Once again, according to ANSAmed:

Egypt: Students Elections, Tension After Islamists Banned

CAIRO, OCTOBER 22 — There is tension at the University of Cairo after the cancellation of sixty young pro-Islam students from the list of candidates for the student elections, which ended on 20 October in the Egyptian capital. They invaded the university, which was surrounded by police, along with a hundred candidates who are part of the Islamist movement, writes weekly paper Al-Ahram Hebdo, with their faces covered and their wrists chained, shouting slogans against the Government and the University administration.

“Everyone should know about the injustices which Islamic students are suffering” they chorused. “158 out of 1,365 candidates have been expelled. Of these, 60 were pro-Islam”. “All thrown out”, maintains the spokesman for the Islamic students, Mohamed Mohie.

This is not an isolated phenomenon: many students report that they have been cancelled from the student lists over the years, just for being part of the Islamist movement. It was the same at the University of Helouan, where two days ago demonstrations took place: tens of Islamist students marched in protest over the removal of eighty of their candidates. The University authorities defended themselves saying that “the 82 students cancelled from the list had been disciplined and for this reason banned from presenting their candidacy”.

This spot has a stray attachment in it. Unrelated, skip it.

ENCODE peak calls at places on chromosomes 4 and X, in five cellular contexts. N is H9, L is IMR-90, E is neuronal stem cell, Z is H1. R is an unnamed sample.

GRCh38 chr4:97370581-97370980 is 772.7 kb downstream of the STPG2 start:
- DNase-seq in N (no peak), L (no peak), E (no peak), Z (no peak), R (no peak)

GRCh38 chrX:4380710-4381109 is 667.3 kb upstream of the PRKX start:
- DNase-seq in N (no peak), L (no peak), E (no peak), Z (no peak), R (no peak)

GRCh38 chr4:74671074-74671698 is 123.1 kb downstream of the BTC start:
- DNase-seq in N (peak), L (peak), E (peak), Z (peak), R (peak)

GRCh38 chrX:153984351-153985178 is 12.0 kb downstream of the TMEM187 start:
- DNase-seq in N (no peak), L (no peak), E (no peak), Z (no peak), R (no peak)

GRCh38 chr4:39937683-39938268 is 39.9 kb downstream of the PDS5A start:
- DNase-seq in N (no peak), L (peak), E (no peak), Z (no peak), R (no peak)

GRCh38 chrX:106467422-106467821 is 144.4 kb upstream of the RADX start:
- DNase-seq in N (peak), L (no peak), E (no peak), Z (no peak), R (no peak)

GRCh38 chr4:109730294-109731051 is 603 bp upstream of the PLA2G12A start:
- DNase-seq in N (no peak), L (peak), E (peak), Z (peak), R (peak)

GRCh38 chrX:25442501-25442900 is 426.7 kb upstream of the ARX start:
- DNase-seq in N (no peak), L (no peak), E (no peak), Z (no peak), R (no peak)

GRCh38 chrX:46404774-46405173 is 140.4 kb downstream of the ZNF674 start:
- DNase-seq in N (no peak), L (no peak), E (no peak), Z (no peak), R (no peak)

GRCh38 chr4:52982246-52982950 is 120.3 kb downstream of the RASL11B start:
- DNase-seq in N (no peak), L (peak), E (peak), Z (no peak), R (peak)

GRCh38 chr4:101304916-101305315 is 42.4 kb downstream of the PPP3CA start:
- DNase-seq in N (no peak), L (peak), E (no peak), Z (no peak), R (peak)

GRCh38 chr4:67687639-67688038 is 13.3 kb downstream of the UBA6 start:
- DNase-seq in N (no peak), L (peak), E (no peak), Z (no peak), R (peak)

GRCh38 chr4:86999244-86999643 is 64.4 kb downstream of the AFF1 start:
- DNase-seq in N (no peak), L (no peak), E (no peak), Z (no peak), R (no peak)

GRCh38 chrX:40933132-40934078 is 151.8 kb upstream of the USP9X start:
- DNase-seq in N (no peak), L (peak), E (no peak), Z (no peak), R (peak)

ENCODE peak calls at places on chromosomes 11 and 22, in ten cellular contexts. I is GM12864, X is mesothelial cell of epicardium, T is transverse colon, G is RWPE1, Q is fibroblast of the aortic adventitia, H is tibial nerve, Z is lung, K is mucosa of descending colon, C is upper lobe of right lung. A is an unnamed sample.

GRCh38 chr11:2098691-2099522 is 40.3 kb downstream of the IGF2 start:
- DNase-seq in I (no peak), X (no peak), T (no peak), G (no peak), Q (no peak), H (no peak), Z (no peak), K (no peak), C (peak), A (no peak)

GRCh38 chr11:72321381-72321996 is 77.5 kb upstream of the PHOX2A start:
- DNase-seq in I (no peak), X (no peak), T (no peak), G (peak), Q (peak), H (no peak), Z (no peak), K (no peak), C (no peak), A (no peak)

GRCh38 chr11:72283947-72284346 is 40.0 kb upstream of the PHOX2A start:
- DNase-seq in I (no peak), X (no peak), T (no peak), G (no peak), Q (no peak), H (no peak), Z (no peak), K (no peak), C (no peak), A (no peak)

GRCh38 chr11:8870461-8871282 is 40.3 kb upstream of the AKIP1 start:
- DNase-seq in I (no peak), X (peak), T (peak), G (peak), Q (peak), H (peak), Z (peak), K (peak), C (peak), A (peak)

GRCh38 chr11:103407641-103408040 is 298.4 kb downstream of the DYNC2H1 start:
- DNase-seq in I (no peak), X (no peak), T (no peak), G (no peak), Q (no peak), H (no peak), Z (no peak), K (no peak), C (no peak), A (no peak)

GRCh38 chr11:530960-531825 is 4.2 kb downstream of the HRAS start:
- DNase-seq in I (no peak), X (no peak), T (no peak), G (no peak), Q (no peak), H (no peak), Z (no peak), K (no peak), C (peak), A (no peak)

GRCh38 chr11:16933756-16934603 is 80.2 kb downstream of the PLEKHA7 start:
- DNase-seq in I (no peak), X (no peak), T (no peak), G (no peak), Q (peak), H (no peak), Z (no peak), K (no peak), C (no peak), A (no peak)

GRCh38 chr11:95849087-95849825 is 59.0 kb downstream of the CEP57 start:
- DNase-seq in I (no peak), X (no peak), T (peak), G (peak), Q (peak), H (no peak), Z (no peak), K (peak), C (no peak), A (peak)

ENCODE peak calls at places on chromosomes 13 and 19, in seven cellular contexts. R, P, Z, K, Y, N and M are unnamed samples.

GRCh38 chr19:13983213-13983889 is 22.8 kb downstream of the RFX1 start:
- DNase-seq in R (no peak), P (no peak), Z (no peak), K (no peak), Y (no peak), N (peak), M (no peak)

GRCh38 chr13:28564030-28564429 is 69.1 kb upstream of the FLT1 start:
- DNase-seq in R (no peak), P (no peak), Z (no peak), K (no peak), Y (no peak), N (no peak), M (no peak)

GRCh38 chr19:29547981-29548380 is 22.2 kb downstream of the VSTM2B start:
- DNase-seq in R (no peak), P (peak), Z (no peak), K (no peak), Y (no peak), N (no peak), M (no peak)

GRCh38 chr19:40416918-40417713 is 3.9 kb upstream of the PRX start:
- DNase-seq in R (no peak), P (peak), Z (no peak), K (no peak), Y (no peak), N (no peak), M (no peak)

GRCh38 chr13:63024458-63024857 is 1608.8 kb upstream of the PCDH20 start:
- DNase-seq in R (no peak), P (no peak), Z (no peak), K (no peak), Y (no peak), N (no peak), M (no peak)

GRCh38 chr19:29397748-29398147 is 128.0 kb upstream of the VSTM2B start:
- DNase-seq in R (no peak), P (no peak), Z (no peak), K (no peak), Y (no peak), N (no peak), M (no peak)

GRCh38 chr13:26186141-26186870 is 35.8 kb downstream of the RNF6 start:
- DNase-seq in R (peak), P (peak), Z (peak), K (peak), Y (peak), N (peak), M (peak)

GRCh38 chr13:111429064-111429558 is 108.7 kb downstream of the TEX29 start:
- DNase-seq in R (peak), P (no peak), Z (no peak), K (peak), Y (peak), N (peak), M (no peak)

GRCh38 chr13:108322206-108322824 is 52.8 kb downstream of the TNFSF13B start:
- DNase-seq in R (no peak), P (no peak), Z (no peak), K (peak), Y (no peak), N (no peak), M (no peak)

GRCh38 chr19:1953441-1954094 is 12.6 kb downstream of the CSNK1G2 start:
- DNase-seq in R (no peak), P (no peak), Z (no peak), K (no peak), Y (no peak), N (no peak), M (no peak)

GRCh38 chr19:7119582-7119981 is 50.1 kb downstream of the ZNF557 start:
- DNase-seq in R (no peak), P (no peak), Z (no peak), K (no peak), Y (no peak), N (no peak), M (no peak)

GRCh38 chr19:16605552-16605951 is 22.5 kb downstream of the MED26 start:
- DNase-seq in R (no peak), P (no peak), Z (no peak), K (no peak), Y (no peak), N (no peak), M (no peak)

According to University regulations, students must have a “good reputation”. “Who can say what is mean by good reputation?” asked the spokesperson of the Islamist students at Helouan, Ahmad Sobhi. Since 1979 University rules forbid the formation of any student groups based on religion or politics. Many maintain that this is aimed at Islamist students and can only lead to violent uprisings or total political apathy by young people. In fact, in 2007, students belonging to the Fraternity of Muslim Brothers organised a paramilitary demonstration at the University of Al-Azhar to protest against the University’s policy against them, opening a fierce debate over the presence of Islamists inside the country’s Universities. The Islamist student movement was born in the 1970s in the Egyptian universities, where the Muslim Brothers are gaining popularity. This was the reason why the Government raised its level of attention.

Radical Islam in Egypt is associated with youthful rebellion, non-conformism, the forces of change and renewal, and all the other things that make it attractive to the younger generation — which enjoys a numerical advantage. A democratic revolution in Egypt and many other Islamic countries would catapult the Ikhwan into power.

So here we have an interesting contrast between the sclerotic and corrupt despotisms of the Muslim world on the one hand, and the sclerotic and corrupt democracies of the West on the other. In the former, the Ikhwan is ruthlessly suppressed; in the latter, it is a valued negotiating partner.

The Islamic despotisms and the Western dhimmis have the same goal: to maintain the wealth and privileges of those who hold authority in their increasingly precarious established power structures.

So they have arrived at opposite strategies to accomplish the same end: the maintenance of undisputed oligarchic control.

Hat tip: Insubria.

3 thoughts on “The Ikhwan Behind Bars